Copthorne Prep has an outstanding reputation for helping children successfully gain entry into the senior school of their choice and many of these children enter with scholarships. 50% of our year 8 children have received scholarships to their next schools over the last five years and 100% of children were successful at gaining a place in their first choice school.
Choosing a senior school for your child can feel like a daunting task however, we are here to support you every step of the way. In the autumn term, parents of children in years 4 and 5 are invited to a ‘Where next after Copthorne?’ evening during which the Headmaster will talk through the process of finding, choosing and then gaining entry to the school of your choice.
During years 4 and 5, parents should visit those schools they are interested in – many parents like to visit more than once. It is a good idea to take your son or daughter with you on the second occasion, but it is unwise to allow them to think that there is only one school that you are considering as their disappointment will be even greater than yours if this does not work out.
Do use open days to ask questions about the senior school, (GCSE and A level results, sports teams and their success, extra-curricular provision, bus routes, fees, pastoral care etc.) You will of course want to choose a school which caters for your child’s individual needs – socially and pastorally as well as academically. You will want to find a school where your child will be happy and thrive. You will also want to choose a school where they are likely to be offered a place. By the end of year 5 it makes sense to have registered your child’s name at more than one senior school.
No two senior schools are alike – either as institutions or in terms of their entry requirements. This is why the best way through the system is in discussion with the Headmaster.
The Independent Schools Examination Board (ISEB) common pre-tests are increasingly becoming the assessment that senior schools are using to determine whether your child is academically suitable for their intake. These are online tests for verbal reasoning, non verbal reasoning, English and mathematics and are in an online multiple-choice format that take about 2 ½ hours to complete; the tests can be taken together or at separate times either at Copthorne Prep or at the senior school for which your child is registered.
The normal class work that the children do in English and maths prepares the children for these tests. As they move into year 5, we also include a cognitive abilities lesson in their timetable and subscribe all the children to both the Planet BOFA and Bond Online practice websites. We also use the CAT4 computer based test across the school to track the pupils, and this provides the children with an opportunity to complete a series of tests that reflect the format of the common pre-test.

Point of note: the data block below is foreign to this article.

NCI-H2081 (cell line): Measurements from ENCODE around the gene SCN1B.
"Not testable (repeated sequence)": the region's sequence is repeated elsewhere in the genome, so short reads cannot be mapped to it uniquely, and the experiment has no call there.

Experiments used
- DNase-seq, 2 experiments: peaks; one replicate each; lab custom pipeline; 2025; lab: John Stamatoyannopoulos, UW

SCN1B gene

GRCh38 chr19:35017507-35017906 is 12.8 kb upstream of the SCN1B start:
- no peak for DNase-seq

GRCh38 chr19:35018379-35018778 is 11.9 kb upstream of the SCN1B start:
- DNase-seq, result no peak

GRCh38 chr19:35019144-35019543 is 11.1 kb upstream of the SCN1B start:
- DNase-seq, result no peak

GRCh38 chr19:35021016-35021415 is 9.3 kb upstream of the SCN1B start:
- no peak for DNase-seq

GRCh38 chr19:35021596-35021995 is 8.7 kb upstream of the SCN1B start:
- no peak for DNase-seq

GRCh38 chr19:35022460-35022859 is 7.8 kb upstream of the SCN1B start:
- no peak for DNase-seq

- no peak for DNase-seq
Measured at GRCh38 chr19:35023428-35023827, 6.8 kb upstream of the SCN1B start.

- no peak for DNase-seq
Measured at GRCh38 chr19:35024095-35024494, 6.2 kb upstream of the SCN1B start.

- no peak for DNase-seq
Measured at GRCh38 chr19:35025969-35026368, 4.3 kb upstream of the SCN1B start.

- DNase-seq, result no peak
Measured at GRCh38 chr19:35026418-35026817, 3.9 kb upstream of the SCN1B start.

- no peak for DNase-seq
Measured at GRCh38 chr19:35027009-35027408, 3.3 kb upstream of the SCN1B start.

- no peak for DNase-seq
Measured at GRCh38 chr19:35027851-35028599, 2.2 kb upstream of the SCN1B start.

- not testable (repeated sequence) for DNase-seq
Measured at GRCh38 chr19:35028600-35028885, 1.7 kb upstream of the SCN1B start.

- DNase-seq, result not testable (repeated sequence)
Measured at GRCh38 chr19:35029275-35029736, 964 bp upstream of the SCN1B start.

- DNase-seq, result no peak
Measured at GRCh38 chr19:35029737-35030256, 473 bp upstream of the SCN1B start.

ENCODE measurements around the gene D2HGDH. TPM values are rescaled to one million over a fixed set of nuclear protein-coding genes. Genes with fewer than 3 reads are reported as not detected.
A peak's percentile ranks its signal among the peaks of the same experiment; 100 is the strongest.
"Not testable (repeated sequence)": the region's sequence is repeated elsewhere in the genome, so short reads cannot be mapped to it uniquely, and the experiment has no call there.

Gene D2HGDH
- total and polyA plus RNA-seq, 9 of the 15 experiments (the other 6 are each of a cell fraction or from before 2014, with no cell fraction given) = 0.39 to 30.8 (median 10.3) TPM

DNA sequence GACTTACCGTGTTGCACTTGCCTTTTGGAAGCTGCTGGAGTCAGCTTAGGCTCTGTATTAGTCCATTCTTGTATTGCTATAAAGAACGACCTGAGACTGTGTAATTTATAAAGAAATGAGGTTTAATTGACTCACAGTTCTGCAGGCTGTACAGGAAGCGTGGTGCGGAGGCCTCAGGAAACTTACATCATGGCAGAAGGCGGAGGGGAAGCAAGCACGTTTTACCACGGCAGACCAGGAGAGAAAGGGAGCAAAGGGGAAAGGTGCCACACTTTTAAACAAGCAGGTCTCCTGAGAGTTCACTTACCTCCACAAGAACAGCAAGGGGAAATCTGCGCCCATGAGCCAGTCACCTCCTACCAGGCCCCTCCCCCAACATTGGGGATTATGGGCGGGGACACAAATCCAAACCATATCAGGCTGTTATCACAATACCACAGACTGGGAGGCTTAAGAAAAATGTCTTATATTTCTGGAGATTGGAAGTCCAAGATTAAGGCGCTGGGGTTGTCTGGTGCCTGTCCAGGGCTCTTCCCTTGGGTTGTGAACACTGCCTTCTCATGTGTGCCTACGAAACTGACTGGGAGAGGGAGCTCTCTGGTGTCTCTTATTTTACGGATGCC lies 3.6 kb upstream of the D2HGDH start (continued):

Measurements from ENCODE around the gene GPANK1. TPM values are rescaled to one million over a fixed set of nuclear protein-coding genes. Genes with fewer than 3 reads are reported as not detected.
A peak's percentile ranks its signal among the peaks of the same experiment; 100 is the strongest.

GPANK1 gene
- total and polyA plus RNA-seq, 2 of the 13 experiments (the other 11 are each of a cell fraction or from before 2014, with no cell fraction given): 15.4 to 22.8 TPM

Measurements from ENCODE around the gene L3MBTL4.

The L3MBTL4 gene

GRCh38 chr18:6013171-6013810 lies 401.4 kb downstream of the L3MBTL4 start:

For schools that use the ISEB common pre-test, once the children have completed their online test the marking is completed electronically. The test score is then adjusted for age. These standardised scores range from 70 to 140 with the average being 100. If your child has been registered for more than one school where they take the common pre-test then he or she will only need to sit the test once and the results will be shared with those senior schools. If you child is entitled to extra time in exams then they may be entitled to extra time on the ISEB pre-test. Any extra time allocation would need to be agreed in writing by the respective senior school, and our learning support team are here to guide you through that process.
Many schools also include an interview as part of the assessment process. We ask parents to advise us of the date of an interview as the school is not always directly informed. The Headmaster or a senior member of staff will conduct a practice for your child a few days before the real interview.
Most senior schools will also ask for a confidential reference from the Headmaster which will indicate if he believes the right school of choice has been made. This does underline the need for parents to be realistic, as well as hopeful, about their child’s chances.
Although your child will not go to their next school until either the end of years 6 or 8, the process can begin as early as year 4, because a few schools have an early closing date for registrations. Most grammar schools require registration in year 5 and the majority of the independent schools have their registration deadlines in the autumn term of year 6. Please note that these dates are subject to change so it is best to contact the registrar or the admissions office at individual schools for the most up to date information. School websites and prospectuses should also give you the dates, which can differ widely from school to school. It is very important to make a record of closing dates as schools are likely to be inflexible about late applications.
For pupils with a particular talent, be it academic, sporting, music, art or drama, the Headmaster will contact you regarding our recommendations for a possible scholarship application. Pupils applying for scholarships are usually invited to the senior school to take part in a formal assessment process. This may include the need to prepare set pieces or compile a portfolio of work or achievements.